Articles

Asia Policy Assembly 2019 – Keynote Address: Assistant Secretary of Defense Randall Schriver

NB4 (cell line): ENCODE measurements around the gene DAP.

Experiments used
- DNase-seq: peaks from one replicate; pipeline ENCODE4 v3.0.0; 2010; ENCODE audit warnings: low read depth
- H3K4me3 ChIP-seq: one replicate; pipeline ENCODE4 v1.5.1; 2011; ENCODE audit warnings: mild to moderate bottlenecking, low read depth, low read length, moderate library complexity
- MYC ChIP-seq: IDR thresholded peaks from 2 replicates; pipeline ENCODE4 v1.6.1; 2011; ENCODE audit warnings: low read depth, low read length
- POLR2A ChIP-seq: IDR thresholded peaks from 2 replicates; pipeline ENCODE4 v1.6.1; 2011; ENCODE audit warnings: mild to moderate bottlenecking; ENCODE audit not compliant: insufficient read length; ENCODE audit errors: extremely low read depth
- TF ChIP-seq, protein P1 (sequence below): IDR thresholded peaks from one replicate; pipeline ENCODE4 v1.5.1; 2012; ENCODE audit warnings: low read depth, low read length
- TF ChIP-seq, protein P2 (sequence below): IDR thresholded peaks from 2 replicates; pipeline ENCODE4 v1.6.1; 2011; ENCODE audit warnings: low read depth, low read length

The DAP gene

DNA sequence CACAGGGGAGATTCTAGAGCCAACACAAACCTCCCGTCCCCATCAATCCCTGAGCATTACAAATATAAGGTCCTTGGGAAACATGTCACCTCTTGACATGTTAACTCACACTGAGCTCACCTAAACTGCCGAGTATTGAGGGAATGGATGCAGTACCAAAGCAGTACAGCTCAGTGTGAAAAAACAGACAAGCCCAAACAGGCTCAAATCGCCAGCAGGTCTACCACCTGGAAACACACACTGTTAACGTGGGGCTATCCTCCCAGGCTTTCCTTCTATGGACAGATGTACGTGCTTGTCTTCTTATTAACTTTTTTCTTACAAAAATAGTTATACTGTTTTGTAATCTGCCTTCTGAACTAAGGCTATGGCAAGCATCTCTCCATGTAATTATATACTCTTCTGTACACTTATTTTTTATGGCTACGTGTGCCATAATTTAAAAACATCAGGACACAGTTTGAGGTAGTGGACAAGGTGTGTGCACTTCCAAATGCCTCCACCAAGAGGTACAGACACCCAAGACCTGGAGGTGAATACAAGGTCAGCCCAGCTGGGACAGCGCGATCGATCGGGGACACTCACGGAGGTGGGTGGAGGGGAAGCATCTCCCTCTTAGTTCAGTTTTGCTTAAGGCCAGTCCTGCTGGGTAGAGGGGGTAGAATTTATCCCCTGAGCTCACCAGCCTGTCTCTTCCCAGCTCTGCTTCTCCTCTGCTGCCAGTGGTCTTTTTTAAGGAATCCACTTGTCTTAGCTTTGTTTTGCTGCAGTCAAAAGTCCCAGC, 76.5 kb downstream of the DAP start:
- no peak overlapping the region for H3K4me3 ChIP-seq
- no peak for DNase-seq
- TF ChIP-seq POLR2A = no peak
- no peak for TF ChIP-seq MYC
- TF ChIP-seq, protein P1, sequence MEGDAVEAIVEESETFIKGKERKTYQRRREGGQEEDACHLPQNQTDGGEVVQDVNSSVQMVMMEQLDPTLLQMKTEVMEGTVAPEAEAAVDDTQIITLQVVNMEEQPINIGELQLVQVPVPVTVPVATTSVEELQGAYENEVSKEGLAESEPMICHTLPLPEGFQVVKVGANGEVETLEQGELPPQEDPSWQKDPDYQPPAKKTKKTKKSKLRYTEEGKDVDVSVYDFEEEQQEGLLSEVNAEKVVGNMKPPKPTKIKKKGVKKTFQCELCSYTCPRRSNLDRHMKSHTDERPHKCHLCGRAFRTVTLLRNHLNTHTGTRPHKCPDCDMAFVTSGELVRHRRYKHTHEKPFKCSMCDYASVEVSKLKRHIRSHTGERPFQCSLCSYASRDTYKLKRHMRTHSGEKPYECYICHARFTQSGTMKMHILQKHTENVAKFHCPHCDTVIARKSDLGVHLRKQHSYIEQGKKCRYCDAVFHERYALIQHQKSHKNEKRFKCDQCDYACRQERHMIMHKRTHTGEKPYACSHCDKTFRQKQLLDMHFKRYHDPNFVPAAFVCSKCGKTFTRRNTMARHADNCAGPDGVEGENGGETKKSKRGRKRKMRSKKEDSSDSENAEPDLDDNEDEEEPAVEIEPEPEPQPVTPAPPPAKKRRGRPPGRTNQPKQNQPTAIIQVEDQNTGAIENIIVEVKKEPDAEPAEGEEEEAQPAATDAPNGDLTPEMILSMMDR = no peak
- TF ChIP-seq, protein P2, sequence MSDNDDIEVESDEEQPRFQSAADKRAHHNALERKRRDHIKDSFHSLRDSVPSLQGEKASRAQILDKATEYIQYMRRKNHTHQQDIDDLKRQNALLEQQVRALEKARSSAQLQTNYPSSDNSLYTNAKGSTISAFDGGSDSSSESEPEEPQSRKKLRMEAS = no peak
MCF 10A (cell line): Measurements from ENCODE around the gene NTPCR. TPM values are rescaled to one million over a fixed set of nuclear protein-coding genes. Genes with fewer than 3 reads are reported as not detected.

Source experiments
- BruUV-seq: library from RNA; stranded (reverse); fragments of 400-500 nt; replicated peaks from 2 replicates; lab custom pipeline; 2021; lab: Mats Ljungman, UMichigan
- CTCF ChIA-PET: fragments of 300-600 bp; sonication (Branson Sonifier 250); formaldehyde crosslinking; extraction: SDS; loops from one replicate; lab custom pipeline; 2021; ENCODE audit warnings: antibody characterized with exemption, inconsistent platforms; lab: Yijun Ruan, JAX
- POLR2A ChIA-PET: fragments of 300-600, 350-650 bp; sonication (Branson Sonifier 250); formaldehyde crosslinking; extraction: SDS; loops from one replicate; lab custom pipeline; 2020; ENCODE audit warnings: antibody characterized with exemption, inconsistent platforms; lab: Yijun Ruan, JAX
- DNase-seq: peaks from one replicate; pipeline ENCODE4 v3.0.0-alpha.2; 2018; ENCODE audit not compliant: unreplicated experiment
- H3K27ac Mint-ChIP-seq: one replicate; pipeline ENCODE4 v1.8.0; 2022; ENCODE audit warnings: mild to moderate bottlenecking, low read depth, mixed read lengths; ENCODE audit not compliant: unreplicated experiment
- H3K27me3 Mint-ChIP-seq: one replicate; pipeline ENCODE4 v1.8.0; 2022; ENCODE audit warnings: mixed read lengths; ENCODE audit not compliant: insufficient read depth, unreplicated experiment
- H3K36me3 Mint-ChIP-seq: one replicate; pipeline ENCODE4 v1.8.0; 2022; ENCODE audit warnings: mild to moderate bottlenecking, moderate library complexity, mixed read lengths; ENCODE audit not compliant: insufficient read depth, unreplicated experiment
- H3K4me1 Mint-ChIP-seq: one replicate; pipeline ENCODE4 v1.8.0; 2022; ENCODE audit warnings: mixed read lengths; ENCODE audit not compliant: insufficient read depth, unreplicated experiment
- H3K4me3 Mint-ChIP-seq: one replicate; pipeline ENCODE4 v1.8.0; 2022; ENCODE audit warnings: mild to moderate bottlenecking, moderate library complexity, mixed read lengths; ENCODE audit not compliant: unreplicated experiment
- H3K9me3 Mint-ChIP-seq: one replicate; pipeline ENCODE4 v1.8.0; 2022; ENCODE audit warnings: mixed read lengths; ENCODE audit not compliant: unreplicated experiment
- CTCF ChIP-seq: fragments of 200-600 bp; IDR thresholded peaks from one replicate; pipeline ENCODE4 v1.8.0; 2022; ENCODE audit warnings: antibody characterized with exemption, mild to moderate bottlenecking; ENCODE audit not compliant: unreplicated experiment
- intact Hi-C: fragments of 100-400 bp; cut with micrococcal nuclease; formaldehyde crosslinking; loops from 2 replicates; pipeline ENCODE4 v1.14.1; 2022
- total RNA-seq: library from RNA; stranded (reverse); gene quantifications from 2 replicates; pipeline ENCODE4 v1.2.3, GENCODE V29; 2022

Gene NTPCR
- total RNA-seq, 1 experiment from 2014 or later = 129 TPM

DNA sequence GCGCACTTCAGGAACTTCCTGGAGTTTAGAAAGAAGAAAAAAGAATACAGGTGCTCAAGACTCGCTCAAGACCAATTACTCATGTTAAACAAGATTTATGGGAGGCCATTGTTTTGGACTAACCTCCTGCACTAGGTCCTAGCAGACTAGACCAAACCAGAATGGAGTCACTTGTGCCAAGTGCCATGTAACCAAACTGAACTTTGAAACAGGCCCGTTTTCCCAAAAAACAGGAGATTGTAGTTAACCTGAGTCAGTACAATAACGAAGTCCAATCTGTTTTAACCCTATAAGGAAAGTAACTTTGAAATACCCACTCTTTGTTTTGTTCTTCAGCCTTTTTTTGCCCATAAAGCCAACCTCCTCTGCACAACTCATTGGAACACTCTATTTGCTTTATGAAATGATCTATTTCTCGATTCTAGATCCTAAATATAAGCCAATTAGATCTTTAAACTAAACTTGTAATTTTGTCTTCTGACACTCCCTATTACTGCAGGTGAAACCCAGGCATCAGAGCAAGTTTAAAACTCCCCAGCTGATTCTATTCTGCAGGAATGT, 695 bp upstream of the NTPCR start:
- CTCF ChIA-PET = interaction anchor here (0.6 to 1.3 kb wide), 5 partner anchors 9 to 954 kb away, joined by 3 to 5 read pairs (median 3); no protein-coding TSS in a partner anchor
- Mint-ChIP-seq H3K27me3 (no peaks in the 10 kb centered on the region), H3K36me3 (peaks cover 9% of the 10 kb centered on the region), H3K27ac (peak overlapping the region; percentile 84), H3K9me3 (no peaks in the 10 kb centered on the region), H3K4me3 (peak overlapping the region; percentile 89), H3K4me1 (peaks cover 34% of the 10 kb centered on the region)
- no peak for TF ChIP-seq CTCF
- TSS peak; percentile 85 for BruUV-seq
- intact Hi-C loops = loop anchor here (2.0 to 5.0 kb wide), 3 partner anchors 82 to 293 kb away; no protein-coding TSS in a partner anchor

July 24, 2019